The default position of presuming that toxicity only increases with the dose was challenged by Vandenberg and colleagues in their seminal paper Hormones and Endocrine-Disrupting Chemicals: Low-Dose Effects and Nonmonotonic Dose Responses (Vandenberg L. , et al., 2012). The paper comprehensively documented a wide range of studies which demonstrated greater effect from environmental chemicals at low, hormonally relevant levels, – levels much lower than that conventionally considered by regulatory communities.
Vandenberg and colleagues outlined the process of arriving at a safe level and the implications where regulators ignore nonmonotonic responses. When studies supplied to regulatory agencies arrive at a no observable effect level (NOAEL), it is assumed that no effect will occur below this. Regulators then undertake a series of calculations to derive a so-called safe dose, the reference dose. This may be 3 to a 1000 fold lower than the NOAEL, yet these levels are rarely tested. This process may be suitable for chemicals with standard dose response curves, but for those with nonmonotonic patterns, there is a risk conventional approaches can result in false negatives, i.e. concluding that exposure to the reference dose is safe when in fact it is not.
It’s important to remember that NMDRC is considered controversial in regulatory environments – but not in medical environments!
From (Vandenberg L. , et al., 2012): Examples of dose-response curves. A, Linear responses, whether there are positive or inverse associations between dose and effect, allow for extrapolations from one dose to another. Therefore, knowing the effects of a high dose permits accurate predictions of the effects at low doses. B, Examples of monotonic, nonlinear responses. In these examples, the slope of the curve never changes sign, but it does change in value. Thus, knowing what happens at very high or very low doses is not helpful to predict the effect of exposures at moderate doses. These types of responses often have a linear component within them, and predictions can be made within the linear range, as with other linear responses. C, Displayed are three different types of NMDRCs including an inverted U-shaped curve, a U-shaped curve, and a multiphasic curve. All of these are considered NMDRCs because the slope of the curve changes sign one or more times. It is clear from these curves that knowing the effect of a dose, or multiple doses, does not allow for assumptions to be made about the effects of other doses. D, A binary response is shown, where one range of doses has no effect, and then a threshold is met, and all higher doses have the same effect.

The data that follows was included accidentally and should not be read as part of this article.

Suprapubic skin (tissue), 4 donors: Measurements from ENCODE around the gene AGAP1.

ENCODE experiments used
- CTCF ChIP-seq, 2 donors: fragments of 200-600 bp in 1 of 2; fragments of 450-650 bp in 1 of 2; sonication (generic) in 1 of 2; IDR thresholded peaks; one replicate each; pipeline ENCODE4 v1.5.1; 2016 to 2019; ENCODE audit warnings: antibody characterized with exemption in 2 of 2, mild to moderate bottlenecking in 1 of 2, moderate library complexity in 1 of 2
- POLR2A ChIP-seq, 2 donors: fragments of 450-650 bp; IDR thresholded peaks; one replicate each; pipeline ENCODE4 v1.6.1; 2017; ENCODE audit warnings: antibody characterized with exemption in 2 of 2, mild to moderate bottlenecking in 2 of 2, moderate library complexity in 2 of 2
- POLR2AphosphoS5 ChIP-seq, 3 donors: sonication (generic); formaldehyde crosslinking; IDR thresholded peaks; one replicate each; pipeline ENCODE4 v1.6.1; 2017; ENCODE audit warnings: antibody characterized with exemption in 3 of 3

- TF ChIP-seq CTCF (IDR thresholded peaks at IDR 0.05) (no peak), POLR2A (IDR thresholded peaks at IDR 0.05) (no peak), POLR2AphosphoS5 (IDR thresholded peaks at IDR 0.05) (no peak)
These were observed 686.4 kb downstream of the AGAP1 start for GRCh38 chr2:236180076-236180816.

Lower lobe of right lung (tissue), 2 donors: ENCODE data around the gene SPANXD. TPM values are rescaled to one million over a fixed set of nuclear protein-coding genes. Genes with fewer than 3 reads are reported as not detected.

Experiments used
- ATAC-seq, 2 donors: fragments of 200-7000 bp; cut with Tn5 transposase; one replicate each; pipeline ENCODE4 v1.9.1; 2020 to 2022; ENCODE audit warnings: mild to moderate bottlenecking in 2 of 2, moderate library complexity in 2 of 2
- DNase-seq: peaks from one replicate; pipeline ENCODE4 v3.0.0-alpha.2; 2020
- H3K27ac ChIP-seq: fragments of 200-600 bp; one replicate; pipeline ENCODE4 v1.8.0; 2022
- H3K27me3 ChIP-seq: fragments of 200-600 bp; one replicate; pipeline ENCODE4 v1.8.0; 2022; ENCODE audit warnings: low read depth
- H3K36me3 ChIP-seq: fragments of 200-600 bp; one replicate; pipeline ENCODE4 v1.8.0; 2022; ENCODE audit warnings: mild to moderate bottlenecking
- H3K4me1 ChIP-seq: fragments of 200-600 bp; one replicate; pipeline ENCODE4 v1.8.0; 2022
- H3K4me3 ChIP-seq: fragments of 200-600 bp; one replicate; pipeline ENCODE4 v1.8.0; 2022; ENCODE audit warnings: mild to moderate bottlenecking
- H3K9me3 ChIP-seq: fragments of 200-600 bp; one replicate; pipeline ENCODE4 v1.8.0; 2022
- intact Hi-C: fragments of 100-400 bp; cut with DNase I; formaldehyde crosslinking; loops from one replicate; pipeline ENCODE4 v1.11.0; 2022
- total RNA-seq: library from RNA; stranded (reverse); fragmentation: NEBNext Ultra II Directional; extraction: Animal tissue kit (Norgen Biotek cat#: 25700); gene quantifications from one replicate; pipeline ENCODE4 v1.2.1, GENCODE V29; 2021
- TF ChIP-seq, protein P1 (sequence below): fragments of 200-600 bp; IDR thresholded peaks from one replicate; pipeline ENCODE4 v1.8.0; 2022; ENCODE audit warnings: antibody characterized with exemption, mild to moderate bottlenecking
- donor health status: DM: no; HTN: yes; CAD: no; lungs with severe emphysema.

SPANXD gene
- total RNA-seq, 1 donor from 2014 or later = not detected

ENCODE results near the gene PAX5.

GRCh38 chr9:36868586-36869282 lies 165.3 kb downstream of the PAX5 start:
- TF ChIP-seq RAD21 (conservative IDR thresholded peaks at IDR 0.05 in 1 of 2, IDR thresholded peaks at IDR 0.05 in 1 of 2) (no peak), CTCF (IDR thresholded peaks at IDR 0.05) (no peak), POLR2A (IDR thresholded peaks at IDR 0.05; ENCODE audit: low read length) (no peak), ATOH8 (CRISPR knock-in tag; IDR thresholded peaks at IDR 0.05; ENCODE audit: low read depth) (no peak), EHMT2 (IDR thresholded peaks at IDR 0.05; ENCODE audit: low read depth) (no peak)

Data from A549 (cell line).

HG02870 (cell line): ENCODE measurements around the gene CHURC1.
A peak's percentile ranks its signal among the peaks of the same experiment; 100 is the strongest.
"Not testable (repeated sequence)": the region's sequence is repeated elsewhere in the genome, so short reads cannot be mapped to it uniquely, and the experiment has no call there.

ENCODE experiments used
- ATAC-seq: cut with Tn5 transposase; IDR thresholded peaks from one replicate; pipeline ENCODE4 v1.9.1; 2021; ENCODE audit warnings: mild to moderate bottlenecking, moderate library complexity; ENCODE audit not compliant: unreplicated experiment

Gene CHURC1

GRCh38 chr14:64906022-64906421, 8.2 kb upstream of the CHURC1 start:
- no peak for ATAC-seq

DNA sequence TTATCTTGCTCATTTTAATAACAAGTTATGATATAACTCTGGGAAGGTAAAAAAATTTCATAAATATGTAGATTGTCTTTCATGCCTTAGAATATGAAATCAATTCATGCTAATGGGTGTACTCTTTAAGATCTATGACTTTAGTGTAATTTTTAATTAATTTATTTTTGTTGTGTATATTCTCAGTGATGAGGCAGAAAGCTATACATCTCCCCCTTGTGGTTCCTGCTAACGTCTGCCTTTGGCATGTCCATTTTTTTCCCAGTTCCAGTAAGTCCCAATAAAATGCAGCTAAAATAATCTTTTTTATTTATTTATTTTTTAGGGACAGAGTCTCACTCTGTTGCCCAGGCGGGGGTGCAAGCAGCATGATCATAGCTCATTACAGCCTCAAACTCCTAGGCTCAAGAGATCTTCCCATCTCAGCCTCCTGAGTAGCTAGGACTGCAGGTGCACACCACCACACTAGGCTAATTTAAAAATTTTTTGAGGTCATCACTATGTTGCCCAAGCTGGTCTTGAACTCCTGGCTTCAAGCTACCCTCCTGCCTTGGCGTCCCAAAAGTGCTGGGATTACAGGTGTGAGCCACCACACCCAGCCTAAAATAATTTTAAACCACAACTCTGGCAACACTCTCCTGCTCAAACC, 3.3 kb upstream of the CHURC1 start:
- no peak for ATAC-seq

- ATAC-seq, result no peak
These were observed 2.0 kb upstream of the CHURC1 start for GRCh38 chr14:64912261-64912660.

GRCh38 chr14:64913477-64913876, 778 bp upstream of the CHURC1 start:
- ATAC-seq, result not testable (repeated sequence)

Krimsky’s simplified two-range dose response curve:
Establishing endocrinologic frameworks for regulation
Four types of studies have shaped the EDC field: studies (predominantly rodent) exploring the consequences of EDC exposures on development and physiology; mechanistic studies which unpick gene expression and epigenetic changes induced in cell and tissue culture, as well as research looking at molecular and cellular changes in endocrine tissues; research looking at body burdens and associated disease risks; and occupational and acute exposure reports concerning specific chemicals (Gore, et al., 2015).
As scientific data demonstrating mechanisms of action of EDCs has accumulated, scientists have established Key Characteristics (KCs) of EDCs:
‘[KCs] – common features of hormone regulation and action that are independent of the diversity of the effects of hormones during the life cycle’ (La Merrill, et al., 2019).
The identification of KCs are an important step in assisting the scientific community and chemical regulators to search for, identify and evaluate EDCs. To date ten KCs have been identified, and these can be updated as new knowledges concerning EDC activity arises. The authors of the Expert Consensus Statement emphasise that the current KCs are not a checklist, rather, universal framework for organizing mechanistic evidence for hazard identification that can be the foundation for the implementation of EDC risk assessments worldwide (La Merrill, et al., 2019).
Scientific collaboration for a global independent effort
Kassotis and colleagues (2020) have highlighted the ad hoc, inconsistent and often out-of-date approach internationally, and suggested an integrative policy approach to improve risk assessment.
1. Integrate a two-tier screening system. Following Schug et al. (2013) establishment of a two-tier screening system to identify suspected and known EDCs. The first tier would utilise high-throughput screening methods to evaluate substances for a wide range of potential endocrinologic activity. In the second tier testing would utilise more sensitive assays to target critical endpoints and identify relevant critical windows.